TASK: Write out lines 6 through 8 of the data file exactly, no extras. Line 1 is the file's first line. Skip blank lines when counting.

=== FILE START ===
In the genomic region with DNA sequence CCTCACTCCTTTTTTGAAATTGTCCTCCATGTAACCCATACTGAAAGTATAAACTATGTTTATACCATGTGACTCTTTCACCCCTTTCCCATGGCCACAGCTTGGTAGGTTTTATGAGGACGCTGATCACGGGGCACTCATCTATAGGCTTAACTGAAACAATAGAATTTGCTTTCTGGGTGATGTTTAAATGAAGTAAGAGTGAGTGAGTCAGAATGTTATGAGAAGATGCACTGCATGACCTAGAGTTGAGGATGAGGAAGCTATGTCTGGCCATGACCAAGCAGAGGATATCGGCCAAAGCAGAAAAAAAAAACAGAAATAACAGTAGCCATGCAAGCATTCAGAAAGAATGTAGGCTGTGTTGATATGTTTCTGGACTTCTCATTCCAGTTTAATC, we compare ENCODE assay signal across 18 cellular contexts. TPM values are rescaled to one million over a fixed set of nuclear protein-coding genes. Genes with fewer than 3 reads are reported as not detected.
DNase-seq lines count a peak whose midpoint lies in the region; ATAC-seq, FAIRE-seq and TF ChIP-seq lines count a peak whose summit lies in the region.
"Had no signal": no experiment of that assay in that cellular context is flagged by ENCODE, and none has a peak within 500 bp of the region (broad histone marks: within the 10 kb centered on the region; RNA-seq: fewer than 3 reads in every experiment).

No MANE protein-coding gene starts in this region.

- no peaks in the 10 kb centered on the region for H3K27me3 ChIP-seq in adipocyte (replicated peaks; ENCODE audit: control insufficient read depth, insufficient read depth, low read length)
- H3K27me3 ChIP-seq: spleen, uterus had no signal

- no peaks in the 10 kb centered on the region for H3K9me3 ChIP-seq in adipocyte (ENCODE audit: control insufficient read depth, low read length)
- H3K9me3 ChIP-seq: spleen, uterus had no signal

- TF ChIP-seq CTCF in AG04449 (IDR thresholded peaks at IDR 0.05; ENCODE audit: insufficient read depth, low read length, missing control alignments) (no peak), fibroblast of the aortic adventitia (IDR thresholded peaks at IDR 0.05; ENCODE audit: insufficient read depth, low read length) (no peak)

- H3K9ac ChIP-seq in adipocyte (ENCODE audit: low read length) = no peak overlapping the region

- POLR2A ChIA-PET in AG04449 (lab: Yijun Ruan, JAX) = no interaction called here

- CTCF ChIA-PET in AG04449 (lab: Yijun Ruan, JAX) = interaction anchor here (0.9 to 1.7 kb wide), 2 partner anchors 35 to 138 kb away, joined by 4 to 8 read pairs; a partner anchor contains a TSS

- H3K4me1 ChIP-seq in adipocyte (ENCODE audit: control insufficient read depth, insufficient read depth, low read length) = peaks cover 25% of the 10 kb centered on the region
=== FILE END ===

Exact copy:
- H3K27me3 ChIP-seq: spleen, uterus had no signal

- no peaks in the 10 kb centered on the region for H3K9me3 ChIP-seq in adipocyte (ENCODE audit: control insufficient read depth, low read length)
- H3K9me3 ChIP-seq: spleen, uterus had no signal